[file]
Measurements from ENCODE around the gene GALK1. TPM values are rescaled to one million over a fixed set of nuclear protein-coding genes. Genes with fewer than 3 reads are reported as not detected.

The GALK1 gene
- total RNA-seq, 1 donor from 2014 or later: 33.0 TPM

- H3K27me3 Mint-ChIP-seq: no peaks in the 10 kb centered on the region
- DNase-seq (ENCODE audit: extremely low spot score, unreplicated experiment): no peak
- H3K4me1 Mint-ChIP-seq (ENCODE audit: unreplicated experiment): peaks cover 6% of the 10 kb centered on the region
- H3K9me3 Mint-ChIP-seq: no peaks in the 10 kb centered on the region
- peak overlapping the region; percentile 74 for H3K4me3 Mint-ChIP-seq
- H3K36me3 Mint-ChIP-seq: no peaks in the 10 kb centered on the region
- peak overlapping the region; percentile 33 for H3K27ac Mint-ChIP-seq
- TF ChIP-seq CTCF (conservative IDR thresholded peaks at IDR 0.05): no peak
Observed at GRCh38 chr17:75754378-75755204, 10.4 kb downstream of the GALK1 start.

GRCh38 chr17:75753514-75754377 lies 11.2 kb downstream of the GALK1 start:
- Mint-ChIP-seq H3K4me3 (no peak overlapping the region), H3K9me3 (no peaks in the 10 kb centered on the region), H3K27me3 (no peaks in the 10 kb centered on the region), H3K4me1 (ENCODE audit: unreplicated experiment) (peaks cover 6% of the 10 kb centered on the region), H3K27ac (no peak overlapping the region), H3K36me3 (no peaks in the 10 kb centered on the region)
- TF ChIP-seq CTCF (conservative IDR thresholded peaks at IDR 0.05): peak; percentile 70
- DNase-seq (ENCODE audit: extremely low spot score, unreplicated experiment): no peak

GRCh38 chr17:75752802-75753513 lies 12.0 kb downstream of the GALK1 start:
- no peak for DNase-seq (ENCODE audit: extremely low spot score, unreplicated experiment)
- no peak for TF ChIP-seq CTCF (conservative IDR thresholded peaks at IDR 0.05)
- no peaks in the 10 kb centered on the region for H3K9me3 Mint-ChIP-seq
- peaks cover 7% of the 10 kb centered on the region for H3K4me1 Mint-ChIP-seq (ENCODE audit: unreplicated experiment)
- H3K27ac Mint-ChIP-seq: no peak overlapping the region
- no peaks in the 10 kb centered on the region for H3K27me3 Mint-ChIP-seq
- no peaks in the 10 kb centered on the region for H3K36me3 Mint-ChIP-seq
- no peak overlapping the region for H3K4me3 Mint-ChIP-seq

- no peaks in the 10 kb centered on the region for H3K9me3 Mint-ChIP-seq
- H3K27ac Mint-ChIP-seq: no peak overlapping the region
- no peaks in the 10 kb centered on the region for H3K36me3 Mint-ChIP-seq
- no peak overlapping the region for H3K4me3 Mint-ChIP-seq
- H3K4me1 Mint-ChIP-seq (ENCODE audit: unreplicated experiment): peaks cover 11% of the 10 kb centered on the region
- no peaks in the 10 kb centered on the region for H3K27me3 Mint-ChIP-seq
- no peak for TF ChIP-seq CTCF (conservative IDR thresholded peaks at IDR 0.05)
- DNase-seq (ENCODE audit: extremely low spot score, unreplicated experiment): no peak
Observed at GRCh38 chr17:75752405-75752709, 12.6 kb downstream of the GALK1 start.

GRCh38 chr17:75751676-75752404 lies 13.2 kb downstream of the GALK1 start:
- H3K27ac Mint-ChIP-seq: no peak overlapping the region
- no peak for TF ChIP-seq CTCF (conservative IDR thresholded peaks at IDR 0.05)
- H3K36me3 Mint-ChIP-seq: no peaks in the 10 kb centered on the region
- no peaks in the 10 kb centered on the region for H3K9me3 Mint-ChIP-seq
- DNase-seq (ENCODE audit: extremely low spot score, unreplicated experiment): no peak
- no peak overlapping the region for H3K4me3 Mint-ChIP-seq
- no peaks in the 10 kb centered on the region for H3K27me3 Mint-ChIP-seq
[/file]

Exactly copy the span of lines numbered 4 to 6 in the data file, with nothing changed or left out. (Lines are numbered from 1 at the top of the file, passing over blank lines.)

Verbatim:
- H3K27me3 Mint-ChIP-seq: no peaks in the 10 kb centered on the region
- DNase-seq (ENCODE audit: extremely low spot score, unreplicated experiment): no peak
- H3K4me1 Mint-ChIP-seq (ENCODE audit: unreplicated experiment): peaks cover 6% of the 10 kb centered on the region